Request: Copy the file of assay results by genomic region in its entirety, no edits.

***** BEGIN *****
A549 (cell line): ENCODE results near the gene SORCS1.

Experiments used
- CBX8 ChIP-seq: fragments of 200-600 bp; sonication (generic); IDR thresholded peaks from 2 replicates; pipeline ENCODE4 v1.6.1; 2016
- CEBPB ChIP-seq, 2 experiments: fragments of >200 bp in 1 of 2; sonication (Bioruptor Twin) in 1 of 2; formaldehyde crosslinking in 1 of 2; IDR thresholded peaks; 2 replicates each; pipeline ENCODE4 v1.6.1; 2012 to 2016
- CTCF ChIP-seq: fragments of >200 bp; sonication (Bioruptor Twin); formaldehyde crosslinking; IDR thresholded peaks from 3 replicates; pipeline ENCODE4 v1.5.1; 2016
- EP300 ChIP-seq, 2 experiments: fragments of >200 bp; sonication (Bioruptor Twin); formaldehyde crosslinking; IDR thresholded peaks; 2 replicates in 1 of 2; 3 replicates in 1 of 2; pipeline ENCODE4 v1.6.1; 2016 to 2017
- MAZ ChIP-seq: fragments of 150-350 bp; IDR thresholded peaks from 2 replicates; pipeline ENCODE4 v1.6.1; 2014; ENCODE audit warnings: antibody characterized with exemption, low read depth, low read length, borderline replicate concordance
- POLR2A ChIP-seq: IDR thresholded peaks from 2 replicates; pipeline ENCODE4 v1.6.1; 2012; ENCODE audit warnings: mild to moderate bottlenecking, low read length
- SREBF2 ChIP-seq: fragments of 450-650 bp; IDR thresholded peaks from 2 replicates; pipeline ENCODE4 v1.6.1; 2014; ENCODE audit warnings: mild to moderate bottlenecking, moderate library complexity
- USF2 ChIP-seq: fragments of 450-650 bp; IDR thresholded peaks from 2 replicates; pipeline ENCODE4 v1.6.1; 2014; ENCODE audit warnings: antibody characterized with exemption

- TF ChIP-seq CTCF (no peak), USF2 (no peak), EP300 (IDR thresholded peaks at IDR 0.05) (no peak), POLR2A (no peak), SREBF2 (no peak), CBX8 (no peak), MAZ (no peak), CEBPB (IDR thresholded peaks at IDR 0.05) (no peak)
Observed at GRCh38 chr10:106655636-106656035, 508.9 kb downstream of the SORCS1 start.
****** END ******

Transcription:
A549 (cell line): ENCODE results near the gene SORCS1.

Experiments used
- CBX8 ChIP-seq: fragments of 200-600 bp; sonication (generic); IDR thresholded peaks from 2 replicates; pipeline ENCODE4 v1.6.1; 2016
- CEBPB ChIP-seq, 2 experiments: fragments of >200 bp in 1 of 2; sonication (Bioruptor Twin) in 1 of 2; formaldehyde crosslinking in 1 of 2; IDR thresholded peaks; 2 replicates each; pipeline ENCODE4 v1.6.1; 2012 to 2016
- CTCF ChIP-seq: fragments of >200 bp; sonication (Bioruptor Twin); formaldehyde crosslinking; IDR thresholded peaks from 3 replicates; pipeline ENCODE4 v1.5.1; 2016
- EP300 ChIP-seq, 2 experiments: fragments of >200 bp; sonication (Bioruptor Twin); formaldehyde crosslinking; IDR thresholded peaks; 2 replicates in 1 of 2; 3 replicates in 1 of 2; pipeline ENCODE4 v1.6.1; 2016 to 2017
- MAZ ChIP-seq: fragments of 150-350 bp; IDR thresholded peaks from 2 replicates; pipeline ENCODE4 v1.6.1; 2014; ENCODE audit warnings: antibody characterized with exemption, low read depth, low read length, borderline replicate concordance
- POLR2A ChIP-seq: IDR thresholded peaks from 2 replicates; pipeline ENCODE4 v1.6.1; 2012; ENCODE audit warnings: mild to moderate bottlenecking, low read length
- SREBF2 ChIP-seq: fragments of 450-650 bp; IDR thresholded peaks from 2 replicates; pipeline ENCODE4 v1.6.1; 2014; ENCODE audit warnings: mild to moderate bottlenecking, moderate library complexity
- USF2 ChIP-seq: fragments of 450-650 bp; IDR thresholded peaks from 2 replicates; pipeline ENCODE4 v1.6.1; 2014; ENCODE audit warnings: antibody characterized with exemption

- TF ChIP-seq CTCF (no peak), USF2 (no peak), EP300 (IDR thresholded peaks at IDR 0.05) (no peak), POLR2A (no peak), SREBF2 (no peak), CBX8 (no peak), MAZ (no peak), CEBPB (IDR thresholded peaks at IDR 0.05) (no peak)
Observed at GRCh38 chr10:106655636-106656035, 508.9 kb downstream of the SORCS1 start.